Tyree v. Astrue

Filing 27

MEMORANDUM OPINION AND ORDER entered re 25 Motion for Attorney Fees (EAJA). It is ORDERED that Plaintiff's Application be GRANTED as set out and that Plaintiff be AWARDED an EAJA attorneys fee in the amount of $2,886.72. Signed by Magistrate Judge Bert W. Milling, Jr on 5/29/2012. (clr)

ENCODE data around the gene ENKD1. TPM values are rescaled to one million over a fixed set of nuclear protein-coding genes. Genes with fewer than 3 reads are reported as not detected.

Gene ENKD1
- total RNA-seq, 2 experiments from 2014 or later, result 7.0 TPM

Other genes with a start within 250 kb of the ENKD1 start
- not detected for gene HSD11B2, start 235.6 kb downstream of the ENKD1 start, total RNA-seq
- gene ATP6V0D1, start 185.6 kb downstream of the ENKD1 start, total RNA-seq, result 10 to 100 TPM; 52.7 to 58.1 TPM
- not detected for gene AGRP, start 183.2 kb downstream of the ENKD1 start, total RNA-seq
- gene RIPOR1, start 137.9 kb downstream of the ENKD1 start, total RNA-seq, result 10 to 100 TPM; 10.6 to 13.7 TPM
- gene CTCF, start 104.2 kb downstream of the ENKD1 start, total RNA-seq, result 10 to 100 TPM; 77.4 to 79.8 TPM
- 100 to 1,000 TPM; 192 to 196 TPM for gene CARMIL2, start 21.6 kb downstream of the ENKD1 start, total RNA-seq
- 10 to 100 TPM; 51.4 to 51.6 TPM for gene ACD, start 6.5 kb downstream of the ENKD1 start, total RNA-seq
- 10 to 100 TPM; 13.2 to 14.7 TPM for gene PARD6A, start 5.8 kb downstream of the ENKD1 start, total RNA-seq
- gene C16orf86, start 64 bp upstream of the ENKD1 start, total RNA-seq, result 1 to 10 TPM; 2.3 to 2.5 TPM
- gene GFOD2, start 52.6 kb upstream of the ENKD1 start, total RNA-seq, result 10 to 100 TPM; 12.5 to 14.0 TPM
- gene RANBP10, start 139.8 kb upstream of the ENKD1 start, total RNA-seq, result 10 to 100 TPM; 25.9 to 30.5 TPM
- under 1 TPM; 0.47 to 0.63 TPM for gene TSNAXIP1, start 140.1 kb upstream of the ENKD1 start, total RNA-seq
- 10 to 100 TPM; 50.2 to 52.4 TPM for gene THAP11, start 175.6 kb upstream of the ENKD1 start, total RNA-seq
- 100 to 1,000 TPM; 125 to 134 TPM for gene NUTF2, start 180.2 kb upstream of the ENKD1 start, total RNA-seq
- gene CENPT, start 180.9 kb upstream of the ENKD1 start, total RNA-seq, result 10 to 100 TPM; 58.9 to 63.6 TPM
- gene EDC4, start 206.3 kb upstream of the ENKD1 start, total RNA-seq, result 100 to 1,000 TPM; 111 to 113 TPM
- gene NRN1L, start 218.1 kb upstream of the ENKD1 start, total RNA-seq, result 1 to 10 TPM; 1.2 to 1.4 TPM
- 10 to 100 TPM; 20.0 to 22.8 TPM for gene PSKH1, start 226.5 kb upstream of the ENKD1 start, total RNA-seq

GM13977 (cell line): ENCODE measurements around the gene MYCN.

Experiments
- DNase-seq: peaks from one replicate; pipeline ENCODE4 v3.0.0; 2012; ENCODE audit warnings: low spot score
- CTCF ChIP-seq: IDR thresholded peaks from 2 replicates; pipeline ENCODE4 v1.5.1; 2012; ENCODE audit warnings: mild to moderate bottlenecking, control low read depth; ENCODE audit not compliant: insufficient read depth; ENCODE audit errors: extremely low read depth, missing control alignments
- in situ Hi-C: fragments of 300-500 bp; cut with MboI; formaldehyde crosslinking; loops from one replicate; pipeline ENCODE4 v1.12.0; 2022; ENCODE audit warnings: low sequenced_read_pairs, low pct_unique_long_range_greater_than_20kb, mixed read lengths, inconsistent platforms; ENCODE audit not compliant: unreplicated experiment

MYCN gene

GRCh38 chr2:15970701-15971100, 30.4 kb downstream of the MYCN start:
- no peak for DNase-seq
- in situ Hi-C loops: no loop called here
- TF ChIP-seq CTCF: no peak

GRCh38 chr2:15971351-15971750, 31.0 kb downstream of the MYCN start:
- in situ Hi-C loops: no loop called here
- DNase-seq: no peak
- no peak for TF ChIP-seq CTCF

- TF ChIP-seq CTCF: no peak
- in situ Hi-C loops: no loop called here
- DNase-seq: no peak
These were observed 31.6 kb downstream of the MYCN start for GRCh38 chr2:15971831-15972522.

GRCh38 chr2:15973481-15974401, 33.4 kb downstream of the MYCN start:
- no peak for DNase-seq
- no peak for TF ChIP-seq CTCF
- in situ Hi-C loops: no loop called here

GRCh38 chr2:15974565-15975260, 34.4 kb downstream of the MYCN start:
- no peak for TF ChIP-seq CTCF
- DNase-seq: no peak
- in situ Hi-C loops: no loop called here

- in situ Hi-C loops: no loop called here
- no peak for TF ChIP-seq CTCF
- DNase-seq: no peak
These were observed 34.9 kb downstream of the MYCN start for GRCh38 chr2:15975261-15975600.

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IN THE UNITED STATES DISTRICT COURT FOR THE SOUTHERN DISTRICT OF ALABAMA SOUTHERN DIVISION APRIL TYREE, : : Plaintiff, : : vs. : : MICHAEL J. ASTRUE, : Commissioner of Social Security,: : Defendant. : CIVIL ACTION 11-0326-M MEMORANDUM OPINION AND ORDER Pending before the Court is Plaintiff’s Attorney’s Application for Attorney Fees Under the Equal Access to Justice Act (hereinafter EAJA), with supporting Documentation (Doc. 25), and Defendant’s Response to Plaintiff’s Petition for Attorney’s Fees (Doc. 26). After consideration of the pertinent pleadings, it is ORDERED that the Motion be GRANTED and that Plaintiff be AWARDED an EAJA attorney’s fee in the amount of $2,886.72. Plaintiff filed this action on June 21, 2011 (Doc. 1). On February 1, 2012, the undersigned Judge entered a Memorandum Opinion and Order, reversing the decision of the Commissioner, and remanding this action for further proceedings (Doc. 23). Judgment was entered in favor of Plaintiff and against Defendant 1 (Doc. 24). On April 30, 2012, Byron A. Lassiter, counsel for Plaintiff, filed an Application for Attorney Fees Under the EAJA, in which he requests a fee of $2,886.72, computed at an hourly rate of $180.42 for sixteen hours spent in this Court (Doc. 25). Defendant, in his Response filed on May 14, 2012, stated that he has no objection to the award amount or to any particular aspects of the awarding of this fee (Doc. 26). The EAJA requires a court to award to a prevailing party . . . fees and other expenses . . . incurred by that party in any civil action . . . including proceedings for judicial review of Agency action, brought by or against the United States . . . unless the court finds that the position of the United States was substantially justified or that special circumstances make an award unjust. 28 U.S.C. § 2412(d)(1)(A). The EAJA further requires that a prevailing party file an application for attorney’s fees within thirty days of final judgment in the action. 2412(d)(1)(B). 28 U.S.C. § The court’s judgment is final sixty days after it is entered, which is the time in which an appeal may be taken pursuant to Rule 4(a) of the Federal Rules of Appellate Procedure. See Shalala v. Schaefer, 509 U.S. 292 (1993). 2 As set out above, there are three statutory conditions which must be satisfied before EAJA fees may be awarded under 28 U.S.C. § 2412. Cir. 1990). See Myers v. Sullivan, 916 F.2d 659, 666 (11th First, the claimant must file an application for fees within the thirty-day period. a prevailing party. Second, the claimant must be Third, the Government’s position must not be substantially justified. Defendant has conceded all three Meyers conditions have been met (see Doc. 26). Having found that the three prerequisites have been satisfied, the Court will now discuss the fee to be awarded in this action. statute. The EAJA, like 42 U.S.C. § 1988, is a fee-shifting The Supreme Court has indicated that “‘the most useful starting point for determining the amount of a reasonable fee is the number of hours reasonably expended on the litigation multiplied by a reasonable hourly rate.’” Watford v. Heckler, 765 F.2d 1562, 1586 (11th Cir. 1985 (EAJA) (quoting Hensley v. Eckerhartt, 461 U.S. 424, 433 (1983) (§ 1988)). In describing this lodestar method of calculation, the United States Supreme Court stated: This calculation provides an objective basis on which to make an initial estimate of the value of a lawyer’s services. The party seeking an award of fees should submit evidence supporting the hours worked and the 3 rates claimed. Where the documentation of hours is inadequate, the district court may reduce the award accordingly. The district court also should exclude from this initial fee calculation hours that were not “reasonably expended.” . . . Cases may be overstaffed, and the skill and experience of lawyers vary widely. Counsel for the prevailing party should make a good-faith effort to exclude from a fee request hours that are excessive, redundant, or otherwise unnecessary, just as a lawyer in private practice ethically is obligated to exclude such hours from his fee submission. In the private section, ‘billing judgment’ is an important component in fee setting. It is no less important here. Hours that are not properly billed to one’s client also are not properly billed to one’s adversary pursuant to statutory authority. Hensley, 461 U.S. at 434 (citations omitted). professional judgment in billing under EAJA. Counsel must use A lawyer should only be compensated for hours spent on activities for which he would bill a client of means who was seriously intent on vindicating similar rights. Norman v. Housing Authority, 836 F.2d 1292, 1301 (11th Cir. 1988). The Court, after examination of Plaintiff’s attorneys’ Application and supporting documentation, and after consideration of the reasonableness of the hours claimed (see Doc. 25 attachment), finds that Plaintiff’s counsel’s time expended in prosecuting this action for a total of sixteen hours 4 is reasonable. With respect to a determination of the hourly rate to apply in a given EAJA case, the express language of the Act provides in pertinent part as follows: The amount of fees awarded under this subsection shall be based upon prevailing market rates for the kind and quality of the services furnished, except that . . . attorney fees shall not be awarded in excess of $125 per hour unless the court determines that an increase in the cost of living or a special factor, such as the limited availability of qualified attorneys for the proceedings involved, justified a higher fee. 28 U.S.C. § 2412(d)(2)(A) (Supp. 1997). In Meyer v. Sullivan, 958 F.2d 1029 (11th Cir. 1992), the Eleventh Circuit determined that the EAJA establishes a two-step analysis for determining the appropriate hourly rate to be applied in calculating attorney’s fees under the Act: The first step in the analysis, . . . is to determine the market rate for “similar services [provided] by lawyers of reasonably comparable skills, experience, and reputation.” . . . The second step, which is needed only if the market rate is greater than $75 per hour, is to determine whether the court should adjust the hourly fee upward . . . to take into account an increase in the cost of living, or a special factor. 5 Meyer, 958 F.2d at 1033-34 (citations and footnote omitted).1 The applicant bears the burden of producing satisfactory evidence that the requested rate is in line with prevailing market rates. NAACP V. City of Evergreen, 812 F.2d 1332, 1338 (11th Cir. 1987). Satisfactory evidence at a minimum is more than the affidavit of the attorney performing the work. Stenson, 465 U.S. 886, 895 n.11 (1984). Blum v. Where the fees or time claimed seem expanded or there is lack of documentation or testimony in support, the court may make an award on its own experience. Norman v. City of Montgomery, 836 F.2d 1292, 1303 (11th Cir. 1988). Where the documentation is inadequate, the court is not relieved of its obligation to award a reasonable fee, but the court traditionally has had the power to make such an award without the need of further pleadings or an evidentiary hearing. Id. Since 2001, the prevailing market rate in the Southern District of Alabama has been $125.00 per hour. See, e.g., Smith v. Massanari, Civil Action 00-0812-P-M (S.D. Ala. October 25, 2001); and Square v. Halter, Civil Action 00-0516-BH-L (S.D. Ala. April 12, 2001). However, in 2007, in an action before 1 Subsequent to Meyer, the cap was raised from $75.00 per hour to 6 Judge Cassady, a formula was approved and used to adjust the prevailing market hourly rate to account for the ever-increasing cost of living. Lucy v. Barnhart, Civil Action 06-0147-C (S.D. Ala. July 5, 2007 (Doc. 32)). As set out in Lucy, the formula to be used in calculating all future awards of attorney’s fees under the EAJA is: “‘($125/hour) x (CPI-U Annual Average “All Items Index,” South Urban, for month and year of temporal midpoint2)/152.4, where 152.4 equals the CPI-U of March 1996, the month and year in which the $125 cap was enacted.’” 32, at p. 11) (quoting Lucy, Doc. 31, at p. 2). (Lucy, Doc. The undersigned also adopts this formula in EAJA fee petition actions for use in arriving at the appropriate hourly rate. The temporal midpoint in this action was October 11, 2011, the complaint having been filed on June 21, 2011, and the Court having entered its Memorandum Opinion and Order and Judgment on February 1, 2012. The CPI-U for October 11, 2011 was 219.969. See http://www.bls.gov/ro3/fax_9132.htm. Plugging the relevant numbers into the foregoing formula renders the following $125.00 per hour, as set out above in 28 U.S.C. § 2412(d)(2)(A). 2 “The appropriate endpoint for computing the cost of living adjustment is the temporal midpoint of the period during which the compensable services were rendered[;] . . . [t]he temporal midpoint is calculated by computing the number of days from the date the claim was prepared until the date of the Magistrate or District Judge’s Order and Judgment.” Lucy v. Barnhart. Civil Action 06-0147-C (S.D. Ala. Doc. 31, at p. 3). 7 equation: $125.00 x 219.969/152.4. renders an hourly rate of $180.42. Completion of this equation This hourly rate for sixteen hours equals $2,886.72. The Court notes that, in the application for Attorney’s Fees, counsel for Plaintiff requests that any award of attorney’s fees be paid to Plaintiff’s attorney on her behalf (Doc. 25, ¶ 8). The Government argues that payment should only go to the Plaintiff (Doc. 26). As noted earlier, EAJA allows a Court to make an “award to a prevailing party.” 28 U.S.C. § 2412(d)(1)(A). In Panola Land Buying Ass’n v. Clark, 844 F.2d 1506, 1509 (11th Cir. 1988), the Eleventh Circuit Court of Appeals stated that “[i]t is readily apparent that the party eligible to recover attorneys’ fees under the EAJA as part of its litigation expenses is the prevailing party.” See also Reeves v. Astrue, 526 F.3d 732, 738 (11th Cir. 2008), cert. denied, 129 S.Ct. 724 (2008) (“We conclude the EAJA means what it says: attorney’s fees are awarded to the ‘prevailing party,’ not to the prevailing party’s attorney”). The United States Supreme Court, in the unanimous decision of Astrue v. Ratliff, 130 S.Ct. 2521, 2524 (2010), held “that a § 2412(d) fees award is payable to the litigant and is therefore subject to a Government offset to satisfy a pre8 existing debt that the litigant owes the United States,” removing any doubt as to whom the award should be paid. In this action, Plaintiff has specifically authorized Lassiter to “[e]ndorse all checks made out to me from the United States Government regarding any settlement fees and costs pursuant to the Equal Access to Justice Act (EAJA)” (Doc. Doc. 25 attachment). Although this is not a specific authorization for an EAJA check to be made out to Lassiter, under the reasoning of Reeves and Ratliff, the Court finds that the award should be paid to Tyree and not to her attorney. In conclusion, it is ORDERED that Plaintiff’s Application be GRANTED as set out above and that Plaintiff be AWARDED an EAJA attorney’s fee in the amount of $2,886.72. DONE this 29th day of May, 2012. s/BERT W. MILLING, JR. UNITED STATES MAGISTRATE JUDGE 9